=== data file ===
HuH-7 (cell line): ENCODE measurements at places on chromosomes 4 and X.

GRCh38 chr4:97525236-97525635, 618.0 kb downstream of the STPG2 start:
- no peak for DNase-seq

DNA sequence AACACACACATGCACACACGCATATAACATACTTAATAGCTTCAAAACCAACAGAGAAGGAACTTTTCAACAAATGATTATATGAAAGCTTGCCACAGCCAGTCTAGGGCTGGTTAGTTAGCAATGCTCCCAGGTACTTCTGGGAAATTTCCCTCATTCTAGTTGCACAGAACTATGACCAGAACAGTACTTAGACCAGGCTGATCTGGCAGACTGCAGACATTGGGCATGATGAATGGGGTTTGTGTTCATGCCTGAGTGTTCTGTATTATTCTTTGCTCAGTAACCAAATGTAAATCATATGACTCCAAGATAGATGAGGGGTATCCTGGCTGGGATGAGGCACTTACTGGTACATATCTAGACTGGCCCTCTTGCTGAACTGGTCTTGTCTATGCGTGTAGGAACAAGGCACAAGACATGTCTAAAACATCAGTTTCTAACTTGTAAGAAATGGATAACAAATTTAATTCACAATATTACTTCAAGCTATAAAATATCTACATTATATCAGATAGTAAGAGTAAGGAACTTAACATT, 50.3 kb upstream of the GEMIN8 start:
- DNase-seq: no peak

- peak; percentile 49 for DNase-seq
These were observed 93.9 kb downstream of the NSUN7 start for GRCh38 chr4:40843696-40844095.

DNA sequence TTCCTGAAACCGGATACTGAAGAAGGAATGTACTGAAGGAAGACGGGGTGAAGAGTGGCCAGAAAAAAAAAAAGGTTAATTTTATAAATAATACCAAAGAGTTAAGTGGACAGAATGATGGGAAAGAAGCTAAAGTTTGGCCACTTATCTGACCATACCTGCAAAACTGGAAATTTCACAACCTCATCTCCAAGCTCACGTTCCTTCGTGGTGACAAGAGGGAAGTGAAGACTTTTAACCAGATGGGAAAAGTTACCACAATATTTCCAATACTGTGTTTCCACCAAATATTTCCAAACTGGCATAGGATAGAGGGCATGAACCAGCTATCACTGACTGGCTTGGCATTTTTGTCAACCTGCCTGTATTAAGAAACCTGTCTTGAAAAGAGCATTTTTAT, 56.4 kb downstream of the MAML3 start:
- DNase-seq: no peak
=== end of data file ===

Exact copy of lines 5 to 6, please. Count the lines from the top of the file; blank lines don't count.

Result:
- DNase-seq: no peak

- peak; percentile 49 for DNase-seq